The House Range is a north-south trending mountain range in west-central Utah. It is famous for Notch Peak, one of the tallest limestone cliffs in the World, and a fossil Lagerstätte (Wheeler Shale) of Cambrian age, which has an array of Burgess Shale type fauna, including Elrathia kingii, a trilobite that is one of Utah's most famous fossils.
It is bound by Tule Valley to the west, Whirlwind Valley and Sevier Desert/Sevier Lake to the east, and is along trend with the Fish Springs Range to the north. The range has three notable passes: Skull Rock Pass (which US Highway 6/US Highway 50 travels through), Marjum Canyon (which the old US Highway 6 travels through), and Sand Pass (which the Weiss Highway passes through).
The highest point in the House Range is Swasey Peak, at 9,669 feet (2,947 m). Other notable peaks include Notch Peak, a frequent climbing and base-jumping hotspot, and the very square Tatow Knob. The House Range was named in 1859 by James H. Simpson. It was named by Simpson because "...of its well-defined stratification and the resemblance of portions of its outline to domes, minarets, houses, and other structures."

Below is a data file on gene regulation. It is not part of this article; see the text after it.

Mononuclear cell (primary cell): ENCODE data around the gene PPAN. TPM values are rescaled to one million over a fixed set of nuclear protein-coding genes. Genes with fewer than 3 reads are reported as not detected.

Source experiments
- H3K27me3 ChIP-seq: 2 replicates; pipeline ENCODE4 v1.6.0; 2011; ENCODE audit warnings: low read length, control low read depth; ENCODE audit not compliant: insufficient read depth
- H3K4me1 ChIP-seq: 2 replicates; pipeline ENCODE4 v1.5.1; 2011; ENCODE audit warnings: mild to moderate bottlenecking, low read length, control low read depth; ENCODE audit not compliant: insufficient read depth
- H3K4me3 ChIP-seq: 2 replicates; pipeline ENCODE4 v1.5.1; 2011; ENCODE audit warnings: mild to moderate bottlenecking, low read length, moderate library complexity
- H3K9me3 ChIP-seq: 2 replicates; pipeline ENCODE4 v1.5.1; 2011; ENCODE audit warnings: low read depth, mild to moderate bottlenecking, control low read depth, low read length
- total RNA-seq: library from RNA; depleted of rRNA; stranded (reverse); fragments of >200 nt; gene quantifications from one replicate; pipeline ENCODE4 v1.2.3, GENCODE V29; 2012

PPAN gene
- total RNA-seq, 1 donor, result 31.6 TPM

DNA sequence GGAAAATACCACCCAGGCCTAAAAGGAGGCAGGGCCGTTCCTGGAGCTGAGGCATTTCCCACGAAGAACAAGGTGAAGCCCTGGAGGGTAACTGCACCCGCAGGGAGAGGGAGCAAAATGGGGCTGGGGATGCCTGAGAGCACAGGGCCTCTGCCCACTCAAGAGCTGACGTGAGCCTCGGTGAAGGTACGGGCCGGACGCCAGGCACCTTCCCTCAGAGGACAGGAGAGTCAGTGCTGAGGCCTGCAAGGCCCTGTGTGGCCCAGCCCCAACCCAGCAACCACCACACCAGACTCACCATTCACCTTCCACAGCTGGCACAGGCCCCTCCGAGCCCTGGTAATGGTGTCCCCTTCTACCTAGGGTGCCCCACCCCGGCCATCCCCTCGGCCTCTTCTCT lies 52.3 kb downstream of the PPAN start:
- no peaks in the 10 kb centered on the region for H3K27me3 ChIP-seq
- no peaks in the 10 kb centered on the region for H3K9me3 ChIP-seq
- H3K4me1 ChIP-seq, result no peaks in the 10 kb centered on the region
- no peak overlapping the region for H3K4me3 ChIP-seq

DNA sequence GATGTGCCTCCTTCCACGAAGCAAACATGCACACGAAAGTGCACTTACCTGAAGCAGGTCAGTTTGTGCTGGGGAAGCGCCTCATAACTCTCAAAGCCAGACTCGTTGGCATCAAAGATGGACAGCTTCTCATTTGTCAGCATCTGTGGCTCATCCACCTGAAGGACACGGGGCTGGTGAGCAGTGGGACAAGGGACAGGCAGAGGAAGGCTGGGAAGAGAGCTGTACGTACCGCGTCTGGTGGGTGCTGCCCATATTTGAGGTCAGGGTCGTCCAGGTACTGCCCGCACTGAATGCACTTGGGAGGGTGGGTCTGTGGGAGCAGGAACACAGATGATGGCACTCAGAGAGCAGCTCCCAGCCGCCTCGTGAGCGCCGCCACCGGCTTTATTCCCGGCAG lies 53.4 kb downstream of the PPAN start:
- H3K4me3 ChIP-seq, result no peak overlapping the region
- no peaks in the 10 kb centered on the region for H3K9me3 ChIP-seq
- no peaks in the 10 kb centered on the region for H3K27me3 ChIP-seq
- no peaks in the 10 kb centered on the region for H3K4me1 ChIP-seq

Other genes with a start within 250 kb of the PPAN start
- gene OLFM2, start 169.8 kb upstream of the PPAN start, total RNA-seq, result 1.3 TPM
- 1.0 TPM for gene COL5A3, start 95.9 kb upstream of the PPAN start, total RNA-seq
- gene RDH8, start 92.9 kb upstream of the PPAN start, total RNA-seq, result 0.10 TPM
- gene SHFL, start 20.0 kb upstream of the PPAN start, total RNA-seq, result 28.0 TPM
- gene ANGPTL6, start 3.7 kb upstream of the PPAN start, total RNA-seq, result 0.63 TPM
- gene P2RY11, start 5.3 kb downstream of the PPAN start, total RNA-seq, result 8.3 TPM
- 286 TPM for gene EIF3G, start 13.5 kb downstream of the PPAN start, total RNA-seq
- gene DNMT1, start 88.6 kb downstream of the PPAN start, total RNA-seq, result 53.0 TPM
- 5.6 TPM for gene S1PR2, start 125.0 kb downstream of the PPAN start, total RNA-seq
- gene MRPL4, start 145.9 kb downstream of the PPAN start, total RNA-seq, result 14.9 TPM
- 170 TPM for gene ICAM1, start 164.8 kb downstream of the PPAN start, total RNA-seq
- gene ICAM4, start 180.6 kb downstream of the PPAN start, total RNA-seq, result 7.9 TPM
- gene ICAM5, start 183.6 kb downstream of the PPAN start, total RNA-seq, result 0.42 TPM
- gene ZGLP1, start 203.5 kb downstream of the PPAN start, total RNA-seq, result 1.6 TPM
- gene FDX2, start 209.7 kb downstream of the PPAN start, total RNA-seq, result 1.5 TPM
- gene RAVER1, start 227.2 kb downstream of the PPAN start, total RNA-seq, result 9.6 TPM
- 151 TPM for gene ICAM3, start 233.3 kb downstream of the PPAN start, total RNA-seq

The geology of the House Range is dominated by gray Cambrian to Devonian carbonate rock which was intruded by a pink Jurassic granitoid in the central part of the range. In the Wheeler Amphitheater, away from the intrusion, the Lagerstätte that contains the well-preserved fauna is found in the Cambrian section of the range. Evidence of Lake Bonneville's presence is found both in shorelines and white marls at the base of the range. The main structural component to the range is a large basin-bounding fault on the west side.
Elevation: 6,791 feet (2,069.90 m)